The British may have embraced spicier Continental haute cuisine in recent years, but most people in the U.K. still love their classic fish and chips.
Regardless of what they choose to eat, British business is hoping the skeptical U.K. public can be convinced to pay for their meals with Europe's single currency, the euro, instead of their beloved pound.
A survey of 5,000 members of the
Confederation of British Industry
released on Tuesday showed U.K. businesses support their nation joining the euro by a 3-1 majority. The strong showing encouraged the CBI's national council to back a statement favoring -- in principle -- joining the 11 other members of the currency union, but without setting a specific timeframe. The CBI represents over 250,000 pubic and private companies.
That's in stark contrast to the British public's attitudes. Some of the Queen's subjects, it seems, are terrified of giving up an inch of national sovereignty to Brussels' eurocrats, the Germans, or perhaps even worse, the French. The euro's recent slide against the U.S. dollar hasn't helped. A polling last week by
-- which also conducted the CBI poll -- found 58% of the population was opposed to joining the euro, compared with 27% prepared to trade in the sterling for the new currency.
The CBI poll likely comes as a welcome relief to the pro-euro forces in Britain, including Prime Minister
, which have seen nascent momentum for the euro at the beginning of the year completely reversed over the last six months. More importantly, however, the CBI results highlight how key British industry will be in the government's quest to win over the skeptical man in the street and his patriotic love of the pound.
As the euro has lost roughly 15% of its value vs. the dollar since January, the British public's faith that
(Economic and Monetary Union) will succeed has plummeted. That, in turn, helped euro-skeptic parties in last month's elections for the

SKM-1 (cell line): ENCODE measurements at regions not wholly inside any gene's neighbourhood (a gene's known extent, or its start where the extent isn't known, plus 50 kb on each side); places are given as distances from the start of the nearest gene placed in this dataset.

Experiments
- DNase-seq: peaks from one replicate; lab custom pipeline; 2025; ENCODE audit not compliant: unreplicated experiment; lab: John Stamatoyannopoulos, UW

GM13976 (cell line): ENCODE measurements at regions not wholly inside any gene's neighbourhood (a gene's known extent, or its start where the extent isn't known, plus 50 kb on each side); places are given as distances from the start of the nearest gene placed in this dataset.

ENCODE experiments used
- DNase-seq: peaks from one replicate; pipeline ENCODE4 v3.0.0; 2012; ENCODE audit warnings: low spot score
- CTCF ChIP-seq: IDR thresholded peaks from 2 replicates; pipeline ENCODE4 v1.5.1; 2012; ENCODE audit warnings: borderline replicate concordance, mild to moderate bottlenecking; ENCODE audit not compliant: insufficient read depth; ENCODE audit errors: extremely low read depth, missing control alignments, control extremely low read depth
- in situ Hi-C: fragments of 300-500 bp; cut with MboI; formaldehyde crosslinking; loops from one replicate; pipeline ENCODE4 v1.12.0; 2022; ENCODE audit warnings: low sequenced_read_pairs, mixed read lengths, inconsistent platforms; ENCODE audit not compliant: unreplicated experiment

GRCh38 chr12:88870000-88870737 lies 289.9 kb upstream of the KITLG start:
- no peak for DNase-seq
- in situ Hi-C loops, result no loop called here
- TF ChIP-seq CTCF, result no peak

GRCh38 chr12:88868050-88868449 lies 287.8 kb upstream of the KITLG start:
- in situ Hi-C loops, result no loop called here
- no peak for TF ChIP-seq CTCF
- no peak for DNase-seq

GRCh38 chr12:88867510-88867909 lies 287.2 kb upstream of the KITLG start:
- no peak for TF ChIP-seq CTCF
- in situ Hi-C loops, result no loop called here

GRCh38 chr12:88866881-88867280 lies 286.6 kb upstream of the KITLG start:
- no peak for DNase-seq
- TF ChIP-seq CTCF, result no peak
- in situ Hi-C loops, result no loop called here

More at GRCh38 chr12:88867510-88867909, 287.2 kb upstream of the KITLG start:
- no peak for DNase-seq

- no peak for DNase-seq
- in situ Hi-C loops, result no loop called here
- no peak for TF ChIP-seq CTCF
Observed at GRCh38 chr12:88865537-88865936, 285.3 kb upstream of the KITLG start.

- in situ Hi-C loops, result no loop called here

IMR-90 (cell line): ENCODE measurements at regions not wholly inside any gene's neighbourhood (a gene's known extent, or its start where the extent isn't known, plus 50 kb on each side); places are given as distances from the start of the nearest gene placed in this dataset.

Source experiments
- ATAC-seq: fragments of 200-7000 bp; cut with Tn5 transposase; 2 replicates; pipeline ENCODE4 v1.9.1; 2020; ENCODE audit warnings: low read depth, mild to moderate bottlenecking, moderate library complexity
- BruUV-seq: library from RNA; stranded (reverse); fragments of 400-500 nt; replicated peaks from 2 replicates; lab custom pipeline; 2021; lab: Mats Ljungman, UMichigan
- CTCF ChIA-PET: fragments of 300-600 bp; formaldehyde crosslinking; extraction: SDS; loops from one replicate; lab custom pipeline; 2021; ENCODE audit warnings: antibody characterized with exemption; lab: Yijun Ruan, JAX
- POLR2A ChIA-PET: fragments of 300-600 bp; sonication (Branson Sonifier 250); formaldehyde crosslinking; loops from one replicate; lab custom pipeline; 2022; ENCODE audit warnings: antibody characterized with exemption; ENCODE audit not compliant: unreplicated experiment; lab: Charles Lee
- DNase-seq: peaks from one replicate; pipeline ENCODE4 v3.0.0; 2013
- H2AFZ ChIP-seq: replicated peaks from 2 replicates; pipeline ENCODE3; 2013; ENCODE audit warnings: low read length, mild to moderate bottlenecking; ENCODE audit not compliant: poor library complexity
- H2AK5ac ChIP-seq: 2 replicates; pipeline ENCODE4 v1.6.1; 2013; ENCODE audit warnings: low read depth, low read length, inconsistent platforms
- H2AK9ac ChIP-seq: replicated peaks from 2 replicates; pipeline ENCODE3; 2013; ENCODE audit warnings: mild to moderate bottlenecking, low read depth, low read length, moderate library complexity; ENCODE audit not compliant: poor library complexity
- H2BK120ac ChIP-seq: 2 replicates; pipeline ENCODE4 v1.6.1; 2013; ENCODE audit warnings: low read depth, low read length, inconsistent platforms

to victory. The
, which, under Blair, has agreed to a nationwide referendum on joining the euro after the next general election a couple of years from now, took a drubbing from the predominately anti-euro
The Tories will likely try to exploit anti-euro sentiment during the next election. However, public disapproval isn't quite as rock-solid as it looks. In the Mori poll, when asked if they would support the introduction of the euro if the government campaigned strongly for it, the public's negative vote dropped by 8 percentage points.
Moreover, more than a third of those opposed to the euro said they could be persuaded otherwise if they thought it would be good for the British economy, according to Mori. Tuesday's CBI support might be the first step down that long road.
"U.K. membership of a successful EMU would enable British firms to participate fully in a more complete and competitive single market, and remove the harmful impact of exchange-rate volatility against the euro," said
CBI President Sir Clive Thompson
in a press release.
While the CBI's support remains conditional upon the continued success of the euro, public opinion may also begin to shift to Blair and the pro-euro camp if the average punter begins link the common currency with more jobs and economic prosperity for Britain.
"Clearly, opinion polls can move over time and a big swing once the euro currency is actually in circulation in 2002 cannot be ruled out," says David Brickman, an economist for
However, to what degree British business and the Labour government can convince John Q. Public that his European cuisine is best paid with a European currency remains to be seen.